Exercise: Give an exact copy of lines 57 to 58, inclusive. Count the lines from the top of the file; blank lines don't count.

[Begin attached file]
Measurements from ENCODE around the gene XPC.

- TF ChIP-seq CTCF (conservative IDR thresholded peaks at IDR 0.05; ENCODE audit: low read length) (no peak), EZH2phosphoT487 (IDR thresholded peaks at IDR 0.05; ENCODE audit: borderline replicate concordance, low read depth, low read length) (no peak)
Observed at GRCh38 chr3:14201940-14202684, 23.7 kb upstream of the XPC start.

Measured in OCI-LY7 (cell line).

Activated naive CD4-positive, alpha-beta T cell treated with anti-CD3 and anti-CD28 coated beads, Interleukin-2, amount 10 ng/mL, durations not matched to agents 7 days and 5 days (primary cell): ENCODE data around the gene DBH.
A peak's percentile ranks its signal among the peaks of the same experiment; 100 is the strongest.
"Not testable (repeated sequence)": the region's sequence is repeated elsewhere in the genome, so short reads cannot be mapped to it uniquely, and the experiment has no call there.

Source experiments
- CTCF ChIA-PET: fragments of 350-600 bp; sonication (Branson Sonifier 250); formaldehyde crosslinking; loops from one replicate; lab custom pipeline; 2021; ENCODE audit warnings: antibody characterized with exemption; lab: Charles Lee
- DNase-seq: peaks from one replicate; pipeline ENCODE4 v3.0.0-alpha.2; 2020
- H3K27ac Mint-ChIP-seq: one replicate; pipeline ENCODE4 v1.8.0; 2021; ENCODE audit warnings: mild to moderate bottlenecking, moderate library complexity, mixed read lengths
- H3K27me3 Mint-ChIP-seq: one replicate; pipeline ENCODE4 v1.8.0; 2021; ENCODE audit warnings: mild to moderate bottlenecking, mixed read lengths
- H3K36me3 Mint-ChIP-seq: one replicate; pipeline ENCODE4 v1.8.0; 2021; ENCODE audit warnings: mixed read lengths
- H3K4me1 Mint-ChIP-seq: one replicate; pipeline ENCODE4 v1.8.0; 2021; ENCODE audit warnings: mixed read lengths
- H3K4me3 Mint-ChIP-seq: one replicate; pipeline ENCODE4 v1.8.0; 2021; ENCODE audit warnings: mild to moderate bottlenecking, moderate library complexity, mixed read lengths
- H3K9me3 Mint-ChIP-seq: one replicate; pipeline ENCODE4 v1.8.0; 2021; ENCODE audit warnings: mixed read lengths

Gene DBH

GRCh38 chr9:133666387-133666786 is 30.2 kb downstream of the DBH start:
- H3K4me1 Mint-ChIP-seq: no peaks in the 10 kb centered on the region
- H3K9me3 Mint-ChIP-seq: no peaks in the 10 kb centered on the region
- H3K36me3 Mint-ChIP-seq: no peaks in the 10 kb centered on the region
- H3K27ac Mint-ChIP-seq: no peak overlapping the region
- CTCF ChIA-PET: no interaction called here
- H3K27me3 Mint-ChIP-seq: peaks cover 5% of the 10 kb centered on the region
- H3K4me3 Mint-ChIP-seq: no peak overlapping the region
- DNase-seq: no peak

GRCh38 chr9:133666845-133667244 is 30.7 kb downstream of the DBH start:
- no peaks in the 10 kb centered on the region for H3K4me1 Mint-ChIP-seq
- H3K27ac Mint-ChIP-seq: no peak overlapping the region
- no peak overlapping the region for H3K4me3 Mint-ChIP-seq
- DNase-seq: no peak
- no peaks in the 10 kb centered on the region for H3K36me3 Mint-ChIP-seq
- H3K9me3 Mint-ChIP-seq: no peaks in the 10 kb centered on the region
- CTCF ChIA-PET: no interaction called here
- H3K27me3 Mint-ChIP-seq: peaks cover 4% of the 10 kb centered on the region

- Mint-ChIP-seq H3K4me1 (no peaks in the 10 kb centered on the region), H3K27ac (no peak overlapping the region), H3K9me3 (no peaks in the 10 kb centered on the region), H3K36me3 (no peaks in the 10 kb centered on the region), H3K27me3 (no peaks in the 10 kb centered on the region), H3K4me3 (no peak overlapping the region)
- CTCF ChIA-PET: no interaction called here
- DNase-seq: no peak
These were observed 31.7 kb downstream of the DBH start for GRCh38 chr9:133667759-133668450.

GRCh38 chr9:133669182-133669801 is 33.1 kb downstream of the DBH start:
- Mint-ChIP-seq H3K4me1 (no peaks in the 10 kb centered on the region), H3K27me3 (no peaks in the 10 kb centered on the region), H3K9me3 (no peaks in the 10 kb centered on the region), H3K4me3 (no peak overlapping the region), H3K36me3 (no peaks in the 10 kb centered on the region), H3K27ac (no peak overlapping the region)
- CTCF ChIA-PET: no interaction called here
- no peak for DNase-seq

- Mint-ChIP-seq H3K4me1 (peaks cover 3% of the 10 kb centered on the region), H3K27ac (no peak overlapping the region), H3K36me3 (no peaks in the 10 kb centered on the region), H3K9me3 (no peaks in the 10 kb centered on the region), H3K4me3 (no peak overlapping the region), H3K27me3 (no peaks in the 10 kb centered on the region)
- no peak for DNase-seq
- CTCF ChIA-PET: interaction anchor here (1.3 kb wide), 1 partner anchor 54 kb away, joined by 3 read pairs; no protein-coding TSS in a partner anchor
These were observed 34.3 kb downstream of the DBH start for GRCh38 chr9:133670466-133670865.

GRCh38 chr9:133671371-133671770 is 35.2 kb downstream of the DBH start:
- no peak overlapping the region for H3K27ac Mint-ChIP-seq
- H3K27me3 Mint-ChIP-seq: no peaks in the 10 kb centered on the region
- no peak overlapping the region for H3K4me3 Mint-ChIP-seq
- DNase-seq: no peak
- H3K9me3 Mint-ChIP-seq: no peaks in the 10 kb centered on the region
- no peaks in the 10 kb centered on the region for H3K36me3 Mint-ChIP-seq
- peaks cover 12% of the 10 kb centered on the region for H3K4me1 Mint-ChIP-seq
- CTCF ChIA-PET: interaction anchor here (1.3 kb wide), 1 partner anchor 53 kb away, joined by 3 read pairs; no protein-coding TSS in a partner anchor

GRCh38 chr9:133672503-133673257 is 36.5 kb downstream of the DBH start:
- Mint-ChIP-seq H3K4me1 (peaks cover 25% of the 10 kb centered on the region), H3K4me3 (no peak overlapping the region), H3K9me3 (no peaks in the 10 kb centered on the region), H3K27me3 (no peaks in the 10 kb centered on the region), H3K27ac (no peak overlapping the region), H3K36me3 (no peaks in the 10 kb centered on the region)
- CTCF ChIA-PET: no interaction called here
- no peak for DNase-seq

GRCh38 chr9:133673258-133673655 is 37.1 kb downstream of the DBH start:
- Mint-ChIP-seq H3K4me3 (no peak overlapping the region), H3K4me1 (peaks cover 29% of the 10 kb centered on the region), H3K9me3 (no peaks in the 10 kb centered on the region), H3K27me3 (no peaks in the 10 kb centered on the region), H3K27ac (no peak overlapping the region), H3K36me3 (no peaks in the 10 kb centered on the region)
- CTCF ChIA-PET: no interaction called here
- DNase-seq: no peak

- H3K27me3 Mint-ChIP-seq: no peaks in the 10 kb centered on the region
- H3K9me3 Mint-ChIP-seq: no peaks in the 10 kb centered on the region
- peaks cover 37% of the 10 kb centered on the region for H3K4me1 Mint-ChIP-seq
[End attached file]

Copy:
GRCh38 chr9:133672503-133673257 is 36.5 kb downstream of the DBH start:
- Mint-ChIP-seq H3K4me1 (peaks cover 25% of the 10 kb centered on the region), H3K4me3 (no peak overlapping the region), H3K9me3 (no peaks in the 10 kb centered on the region), H3K27me3 (no peaks in the 10 kb centered on the region), H3K27ac (no peak overlapping the region), H3K36me3 (no peaks in the 10 kb centered on the region)